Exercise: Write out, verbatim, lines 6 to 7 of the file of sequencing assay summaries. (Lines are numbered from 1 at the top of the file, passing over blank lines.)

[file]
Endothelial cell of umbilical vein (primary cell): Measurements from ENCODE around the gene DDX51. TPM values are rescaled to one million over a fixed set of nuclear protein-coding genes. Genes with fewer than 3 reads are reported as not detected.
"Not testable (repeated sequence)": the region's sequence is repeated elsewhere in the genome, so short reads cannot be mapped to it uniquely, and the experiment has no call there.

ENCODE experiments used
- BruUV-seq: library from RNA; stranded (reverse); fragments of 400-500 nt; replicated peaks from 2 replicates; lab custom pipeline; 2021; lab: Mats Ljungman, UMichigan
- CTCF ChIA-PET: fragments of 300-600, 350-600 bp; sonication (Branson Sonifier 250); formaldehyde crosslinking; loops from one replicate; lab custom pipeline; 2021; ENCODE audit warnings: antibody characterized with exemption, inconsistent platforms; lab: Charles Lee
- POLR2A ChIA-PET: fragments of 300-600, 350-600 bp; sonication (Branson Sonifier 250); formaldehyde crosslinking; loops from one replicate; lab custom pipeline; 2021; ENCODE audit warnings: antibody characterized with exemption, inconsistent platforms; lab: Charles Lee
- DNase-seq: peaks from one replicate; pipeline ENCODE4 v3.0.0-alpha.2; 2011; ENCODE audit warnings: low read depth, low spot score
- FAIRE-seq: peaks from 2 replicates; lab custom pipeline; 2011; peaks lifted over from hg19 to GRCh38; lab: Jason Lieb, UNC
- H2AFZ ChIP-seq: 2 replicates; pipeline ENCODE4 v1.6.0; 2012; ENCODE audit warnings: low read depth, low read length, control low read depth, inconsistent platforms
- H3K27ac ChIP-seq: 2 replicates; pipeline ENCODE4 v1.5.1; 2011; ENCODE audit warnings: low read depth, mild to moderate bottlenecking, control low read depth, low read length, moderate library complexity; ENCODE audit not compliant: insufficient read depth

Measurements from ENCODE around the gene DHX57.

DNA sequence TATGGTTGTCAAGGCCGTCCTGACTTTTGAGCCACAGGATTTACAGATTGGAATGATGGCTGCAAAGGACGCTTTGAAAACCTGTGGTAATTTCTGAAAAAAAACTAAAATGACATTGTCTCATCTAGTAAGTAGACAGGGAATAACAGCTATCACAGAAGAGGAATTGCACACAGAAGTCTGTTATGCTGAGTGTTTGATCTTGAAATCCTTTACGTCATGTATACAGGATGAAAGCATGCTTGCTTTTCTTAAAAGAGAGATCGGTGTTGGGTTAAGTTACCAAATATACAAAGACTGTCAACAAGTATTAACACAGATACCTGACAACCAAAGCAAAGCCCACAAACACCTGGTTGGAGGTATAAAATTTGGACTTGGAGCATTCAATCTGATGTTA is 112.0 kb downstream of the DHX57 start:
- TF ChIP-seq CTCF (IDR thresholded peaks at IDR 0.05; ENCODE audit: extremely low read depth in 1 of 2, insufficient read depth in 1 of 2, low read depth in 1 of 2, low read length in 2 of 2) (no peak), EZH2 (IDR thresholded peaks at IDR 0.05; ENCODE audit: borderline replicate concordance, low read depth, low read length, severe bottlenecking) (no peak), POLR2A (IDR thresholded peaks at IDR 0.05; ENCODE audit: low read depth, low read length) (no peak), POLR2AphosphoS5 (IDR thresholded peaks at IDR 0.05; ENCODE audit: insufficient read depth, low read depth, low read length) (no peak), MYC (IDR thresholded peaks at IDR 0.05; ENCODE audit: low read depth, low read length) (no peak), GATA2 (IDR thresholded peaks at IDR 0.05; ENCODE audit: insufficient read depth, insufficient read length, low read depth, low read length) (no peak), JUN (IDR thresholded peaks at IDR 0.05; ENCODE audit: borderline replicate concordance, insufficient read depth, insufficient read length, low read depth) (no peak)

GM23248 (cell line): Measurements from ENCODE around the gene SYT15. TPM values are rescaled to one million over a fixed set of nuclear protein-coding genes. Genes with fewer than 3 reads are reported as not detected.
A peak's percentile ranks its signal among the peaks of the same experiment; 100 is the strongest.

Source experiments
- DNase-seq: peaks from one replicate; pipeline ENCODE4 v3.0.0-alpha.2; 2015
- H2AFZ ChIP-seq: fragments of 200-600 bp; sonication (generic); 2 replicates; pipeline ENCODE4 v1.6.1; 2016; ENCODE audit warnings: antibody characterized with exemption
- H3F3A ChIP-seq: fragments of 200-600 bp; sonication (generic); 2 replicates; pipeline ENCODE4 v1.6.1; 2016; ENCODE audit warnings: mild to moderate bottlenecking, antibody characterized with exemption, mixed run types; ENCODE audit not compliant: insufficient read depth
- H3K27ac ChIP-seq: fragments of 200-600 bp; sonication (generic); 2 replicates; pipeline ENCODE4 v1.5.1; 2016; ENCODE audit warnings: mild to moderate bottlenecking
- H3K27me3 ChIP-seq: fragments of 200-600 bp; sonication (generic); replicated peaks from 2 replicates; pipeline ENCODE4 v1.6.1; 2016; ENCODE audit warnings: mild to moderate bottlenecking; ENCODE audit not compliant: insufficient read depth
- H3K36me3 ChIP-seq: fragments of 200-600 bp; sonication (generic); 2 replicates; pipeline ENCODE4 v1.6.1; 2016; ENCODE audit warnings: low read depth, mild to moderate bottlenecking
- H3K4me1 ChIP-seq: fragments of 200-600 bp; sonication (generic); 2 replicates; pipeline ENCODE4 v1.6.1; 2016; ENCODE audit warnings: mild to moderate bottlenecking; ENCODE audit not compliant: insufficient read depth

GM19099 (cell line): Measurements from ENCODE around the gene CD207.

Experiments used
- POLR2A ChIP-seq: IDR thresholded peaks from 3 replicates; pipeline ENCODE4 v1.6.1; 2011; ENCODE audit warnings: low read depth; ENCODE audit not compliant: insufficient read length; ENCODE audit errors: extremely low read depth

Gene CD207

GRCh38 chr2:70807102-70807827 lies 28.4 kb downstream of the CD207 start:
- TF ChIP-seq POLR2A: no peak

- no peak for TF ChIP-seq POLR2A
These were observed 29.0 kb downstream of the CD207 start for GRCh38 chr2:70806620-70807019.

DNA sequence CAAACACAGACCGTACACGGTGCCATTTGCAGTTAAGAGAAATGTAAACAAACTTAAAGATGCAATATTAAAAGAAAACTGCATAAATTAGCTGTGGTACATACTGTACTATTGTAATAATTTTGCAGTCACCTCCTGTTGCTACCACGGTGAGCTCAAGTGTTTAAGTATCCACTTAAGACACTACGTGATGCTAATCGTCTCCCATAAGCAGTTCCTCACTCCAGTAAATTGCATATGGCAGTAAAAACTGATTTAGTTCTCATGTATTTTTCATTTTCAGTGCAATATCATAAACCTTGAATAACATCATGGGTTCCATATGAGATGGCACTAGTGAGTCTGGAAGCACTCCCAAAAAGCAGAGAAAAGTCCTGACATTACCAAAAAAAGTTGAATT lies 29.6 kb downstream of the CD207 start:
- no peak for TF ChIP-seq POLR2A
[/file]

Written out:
- POLR2A ChIA-PET: fragments of 300-600, 350-600 bp; sonication (Branson Sonifier 250); formaldehyde crosslinking; loops from one replicate; lab custom pipeline; 2021; ENCODE audit warnings: antibody characterized with exemption, inconsistent platforms; lab: Charles Lee
- DNase-seq: peaks from one replicate; pipeline ENCODE4 v3.0.0-alpha.2; 2011; ENCODE audit warnings: low read depth, low spot score